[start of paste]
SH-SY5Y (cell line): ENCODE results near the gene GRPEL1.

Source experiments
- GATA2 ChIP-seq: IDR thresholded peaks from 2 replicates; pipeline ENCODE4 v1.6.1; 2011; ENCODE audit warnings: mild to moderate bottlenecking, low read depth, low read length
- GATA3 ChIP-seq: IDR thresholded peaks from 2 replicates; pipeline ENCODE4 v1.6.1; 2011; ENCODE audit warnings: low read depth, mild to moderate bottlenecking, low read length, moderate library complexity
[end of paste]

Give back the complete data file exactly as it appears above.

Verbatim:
SH-SY5Y (cell line): ENCODE results near the gene GRPEL1.

Source experiments
- GATA2 ChIP-seq: IDR thresholded peaks from 2 replicates; pipeline ENCODE4 v1.6.1; 2011; ENCODE audit warnings: mild to moderate bottlenecking, low read depth, low read length
- GATA3 ChIP-seq: IDR thresholded peaks from 2 replicates; pipeline ENCODE4 v1.6.1; 2011; ENCODE audit warnings: low read depth, mild to moderate bottlenecking, low read length, moderate library complexity